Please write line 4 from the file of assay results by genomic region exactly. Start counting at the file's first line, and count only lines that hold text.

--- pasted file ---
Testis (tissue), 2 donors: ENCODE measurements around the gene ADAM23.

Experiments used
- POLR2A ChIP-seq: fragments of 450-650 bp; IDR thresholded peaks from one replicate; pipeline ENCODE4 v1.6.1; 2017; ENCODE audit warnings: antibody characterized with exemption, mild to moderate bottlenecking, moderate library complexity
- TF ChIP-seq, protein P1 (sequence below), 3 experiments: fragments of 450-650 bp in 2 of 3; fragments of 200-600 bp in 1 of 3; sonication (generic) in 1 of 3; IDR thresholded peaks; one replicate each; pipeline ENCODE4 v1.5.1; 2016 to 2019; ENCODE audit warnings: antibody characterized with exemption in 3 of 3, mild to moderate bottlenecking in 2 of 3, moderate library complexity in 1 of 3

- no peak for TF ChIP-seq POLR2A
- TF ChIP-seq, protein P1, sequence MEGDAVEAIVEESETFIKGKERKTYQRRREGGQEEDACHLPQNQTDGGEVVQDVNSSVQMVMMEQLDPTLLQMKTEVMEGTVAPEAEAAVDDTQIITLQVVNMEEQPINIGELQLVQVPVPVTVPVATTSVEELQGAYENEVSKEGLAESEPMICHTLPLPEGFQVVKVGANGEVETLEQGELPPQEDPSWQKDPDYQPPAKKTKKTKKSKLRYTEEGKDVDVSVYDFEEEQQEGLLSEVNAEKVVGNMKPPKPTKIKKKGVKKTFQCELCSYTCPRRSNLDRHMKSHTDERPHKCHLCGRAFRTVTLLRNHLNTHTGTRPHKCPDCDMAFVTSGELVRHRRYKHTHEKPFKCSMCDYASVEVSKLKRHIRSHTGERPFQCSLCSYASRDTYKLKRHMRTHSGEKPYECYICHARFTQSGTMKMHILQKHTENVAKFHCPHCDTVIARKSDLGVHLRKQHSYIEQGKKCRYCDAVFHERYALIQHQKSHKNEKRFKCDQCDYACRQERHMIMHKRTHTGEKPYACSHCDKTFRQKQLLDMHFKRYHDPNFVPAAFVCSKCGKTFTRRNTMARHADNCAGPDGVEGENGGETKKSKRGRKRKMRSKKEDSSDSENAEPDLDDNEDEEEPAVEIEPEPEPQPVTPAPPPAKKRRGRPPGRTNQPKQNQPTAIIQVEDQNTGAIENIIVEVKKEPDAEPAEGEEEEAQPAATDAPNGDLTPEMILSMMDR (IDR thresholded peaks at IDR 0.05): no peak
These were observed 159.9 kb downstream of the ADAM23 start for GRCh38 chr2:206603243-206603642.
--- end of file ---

- TF ChIP-seq, protein P1 (sequence below), 3 experiments: fragments of 450-650 bp in 2 of 3; fragments of 200-600 bp in 1 of 3; sonication (generic) in 1 of 3; IDR thresholded peaks; one replicate each; pipeline ENCODE4 v1.5.1; 2016 to 2019; ENCODE audit warnings: antibody characterized with exemption in 3 of 3, mild to moderate bottlenecking in 2 of 3, moderate library complexity in 1 of 3